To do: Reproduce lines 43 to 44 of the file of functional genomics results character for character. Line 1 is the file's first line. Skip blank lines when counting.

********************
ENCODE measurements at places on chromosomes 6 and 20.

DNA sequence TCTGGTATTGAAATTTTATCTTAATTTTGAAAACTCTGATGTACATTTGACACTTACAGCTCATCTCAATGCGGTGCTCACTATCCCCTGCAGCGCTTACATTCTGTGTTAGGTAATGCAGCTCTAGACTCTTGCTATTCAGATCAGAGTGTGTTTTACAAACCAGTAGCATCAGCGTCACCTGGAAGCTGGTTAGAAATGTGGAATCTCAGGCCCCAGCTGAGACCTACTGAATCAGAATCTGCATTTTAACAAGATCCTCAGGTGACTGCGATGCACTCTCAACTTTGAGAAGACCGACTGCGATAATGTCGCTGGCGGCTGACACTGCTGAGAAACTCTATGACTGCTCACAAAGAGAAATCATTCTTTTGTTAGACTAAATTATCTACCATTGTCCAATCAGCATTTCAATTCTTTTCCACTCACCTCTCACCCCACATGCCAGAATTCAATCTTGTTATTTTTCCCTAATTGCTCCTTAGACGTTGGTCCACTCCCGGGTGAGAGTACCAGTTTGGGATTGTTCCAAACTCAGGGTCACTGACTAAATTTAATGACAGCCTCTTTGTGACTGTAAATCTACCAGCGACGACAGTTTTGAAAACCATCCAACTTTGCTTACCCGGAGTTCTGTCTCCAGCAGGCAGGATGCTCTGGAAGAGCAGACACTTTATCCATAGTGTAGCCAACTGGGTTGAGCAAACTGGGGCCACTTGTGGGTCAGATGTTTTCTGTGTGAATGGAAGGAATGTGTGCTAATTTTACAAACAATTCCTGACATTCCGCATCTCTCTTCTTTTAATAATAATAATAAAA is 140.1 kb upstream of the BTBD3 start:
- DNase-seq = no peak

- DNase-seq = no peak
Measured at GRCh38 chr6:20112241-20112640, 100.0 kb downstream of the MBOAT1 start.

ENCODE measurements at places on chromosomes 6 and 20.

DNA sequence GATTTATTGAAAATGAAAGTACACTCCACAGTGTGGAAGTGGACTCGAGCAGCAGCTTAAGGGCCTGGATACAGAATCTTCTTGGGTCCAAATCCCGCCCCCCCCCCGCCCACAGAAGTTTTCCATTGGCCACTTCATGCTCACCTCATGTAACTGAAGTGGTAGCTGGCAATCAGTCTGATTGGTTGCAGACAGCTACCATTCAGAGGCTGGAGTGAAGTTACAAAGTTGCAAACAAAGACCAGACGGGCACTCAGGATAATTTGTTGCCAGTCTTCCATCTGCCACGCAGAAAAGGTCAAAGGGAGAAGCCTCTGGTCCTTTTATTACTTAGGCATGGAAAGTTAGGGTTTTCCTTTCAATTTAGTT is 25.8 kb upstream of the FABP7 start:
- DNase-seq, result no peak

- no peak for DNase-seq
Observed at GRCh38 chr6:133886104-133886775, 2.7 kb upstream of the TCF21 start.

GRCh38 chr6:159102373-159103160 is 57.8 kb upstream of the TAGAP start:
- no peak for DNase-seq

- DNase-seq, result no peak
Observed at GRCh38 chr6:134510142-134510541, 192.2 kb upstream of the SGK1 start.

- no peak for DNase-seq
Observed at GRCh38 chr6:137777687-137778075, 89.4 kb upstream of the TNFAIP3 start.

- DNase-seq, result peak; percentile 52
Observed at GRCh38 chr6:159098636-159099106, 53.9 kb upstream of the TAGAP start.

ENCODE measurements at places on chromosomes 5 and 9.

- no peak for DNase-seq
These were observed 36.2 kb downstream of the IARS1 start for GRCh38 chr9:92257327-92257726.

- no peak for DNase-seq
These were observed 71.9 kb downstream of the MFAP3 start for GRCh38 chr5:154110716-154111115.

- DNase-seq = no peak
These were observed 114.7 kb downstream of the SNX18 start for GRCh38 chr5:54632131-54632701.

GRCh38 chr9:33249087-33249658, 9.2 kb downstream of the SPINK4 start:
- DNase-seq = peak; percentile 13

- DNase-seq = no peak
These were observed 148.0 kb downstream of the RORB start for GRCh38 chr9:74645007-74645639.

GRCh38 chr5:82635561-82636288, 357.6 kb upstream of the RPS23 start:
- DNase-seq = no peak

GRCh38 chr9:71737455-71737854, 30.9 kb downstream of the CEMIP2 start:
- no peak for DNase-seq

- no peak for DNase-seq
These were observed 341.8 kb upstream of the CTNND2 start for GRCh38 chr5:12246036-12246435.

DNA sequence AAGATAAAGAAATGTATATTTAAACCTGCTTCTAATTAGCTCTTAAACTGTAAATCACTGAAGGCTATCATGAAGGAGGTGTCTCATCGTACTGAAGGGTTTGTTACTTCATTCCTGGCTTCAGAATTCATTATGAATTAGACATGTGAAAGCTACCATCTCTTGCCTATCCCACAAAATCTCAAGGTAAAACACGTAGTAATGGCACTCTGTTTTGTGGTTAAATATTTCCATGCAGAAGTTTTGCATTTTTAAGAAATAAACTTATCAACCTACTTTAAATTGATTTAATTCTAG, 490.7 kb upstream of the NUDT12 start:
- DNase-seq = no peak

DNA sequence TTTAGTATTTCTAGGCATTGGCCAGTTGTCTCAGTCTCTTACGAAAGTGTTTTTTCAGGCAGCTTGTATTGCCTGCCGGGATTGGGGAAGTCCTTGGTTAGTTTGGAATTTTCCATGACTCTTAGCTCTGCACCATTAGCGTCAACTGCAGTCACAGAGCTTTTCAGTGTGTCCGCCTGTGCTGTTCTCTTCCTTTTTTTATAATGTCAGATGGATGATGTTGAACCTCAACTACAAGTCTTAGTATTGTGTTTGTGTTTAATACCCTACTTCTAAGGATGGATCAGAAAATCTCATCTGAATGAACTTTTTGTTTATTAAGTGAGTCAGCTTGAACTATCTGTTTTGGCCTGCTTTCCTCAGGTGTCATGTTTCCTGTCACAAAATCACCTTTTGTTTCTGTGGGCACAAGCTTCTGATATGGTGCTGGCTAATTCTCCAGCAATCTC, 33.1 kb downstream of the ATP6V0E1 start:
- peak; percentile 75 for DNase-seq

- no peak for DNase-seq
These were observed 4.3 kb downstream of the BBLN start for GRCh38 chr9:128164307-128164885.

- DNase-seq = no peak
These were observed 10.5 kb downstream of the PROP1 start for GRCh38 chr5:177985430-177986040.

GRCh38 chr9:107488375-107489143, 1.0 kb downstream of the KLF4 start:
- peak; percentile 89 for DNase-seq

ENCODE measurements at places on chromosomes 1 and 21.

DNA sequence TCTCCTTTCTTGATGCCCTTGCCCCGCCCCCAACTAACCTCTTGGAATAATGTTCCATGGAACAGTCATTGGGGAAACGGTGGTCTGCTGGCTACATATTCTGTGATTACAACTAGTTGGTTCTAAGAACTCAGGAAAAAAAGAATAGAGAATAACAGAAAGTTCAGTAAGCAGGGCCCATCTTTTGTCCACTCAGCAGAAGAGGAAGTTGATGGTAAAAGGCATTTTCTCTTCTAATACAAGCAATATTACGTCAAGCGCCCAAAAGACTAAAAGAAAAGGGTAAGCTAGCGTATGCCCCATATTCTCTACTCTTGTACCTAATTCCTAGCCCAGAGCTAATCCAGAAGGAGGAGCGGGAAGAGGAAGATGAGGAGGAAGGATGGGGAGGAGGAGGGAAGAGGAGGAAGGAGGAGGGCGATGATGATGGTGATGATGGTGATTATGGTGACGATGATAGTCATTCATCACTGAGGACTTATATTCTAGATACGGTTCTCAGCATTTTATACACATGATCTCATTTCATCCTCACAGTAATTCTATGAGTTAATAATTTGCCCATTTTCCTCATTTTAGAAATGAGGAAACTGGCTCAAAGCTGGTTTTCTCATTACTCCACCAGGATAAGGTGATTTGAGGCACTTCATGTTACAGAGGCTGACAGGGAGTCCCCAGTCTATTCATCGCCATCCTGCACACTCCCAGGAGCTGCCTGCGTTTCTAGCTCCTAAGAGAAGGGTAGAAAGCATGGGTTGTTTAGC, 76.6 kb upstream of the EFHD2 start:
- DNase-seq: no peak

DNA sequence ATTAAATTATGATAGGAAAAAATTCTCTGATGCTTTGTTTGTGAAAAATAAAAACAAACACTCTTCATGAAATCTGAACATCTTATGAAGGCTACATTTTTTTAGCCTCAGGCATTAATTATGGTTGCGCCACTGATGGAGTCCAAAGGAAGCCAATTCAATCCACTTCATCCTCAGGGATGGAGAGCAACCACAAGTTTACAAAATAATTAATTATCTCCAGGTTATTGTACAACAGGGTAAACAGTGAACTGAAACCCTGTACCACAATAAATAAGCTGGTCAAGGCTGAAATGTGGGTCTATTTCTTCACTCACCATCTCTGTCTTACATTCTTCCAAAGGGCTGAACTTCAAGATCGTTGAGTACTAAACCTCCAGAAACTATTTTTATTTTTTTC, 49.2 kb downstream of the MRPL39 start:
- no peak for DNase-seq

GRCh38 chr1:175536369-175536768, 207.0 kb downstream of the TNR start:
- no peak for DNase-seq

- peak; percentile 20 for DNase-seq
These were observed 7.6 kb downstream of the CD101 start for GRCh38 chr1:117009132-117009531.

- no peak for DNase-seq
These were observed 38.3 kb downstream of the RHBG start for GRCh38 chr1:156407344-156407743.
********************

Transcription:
These were observed 10.5 kb downstream of the PROP1 start for GRCh38 chr5:177985430-177986040.

GRCh38 chr9:107488375-107489143, 1.0 kb downstream of the KLF4 start: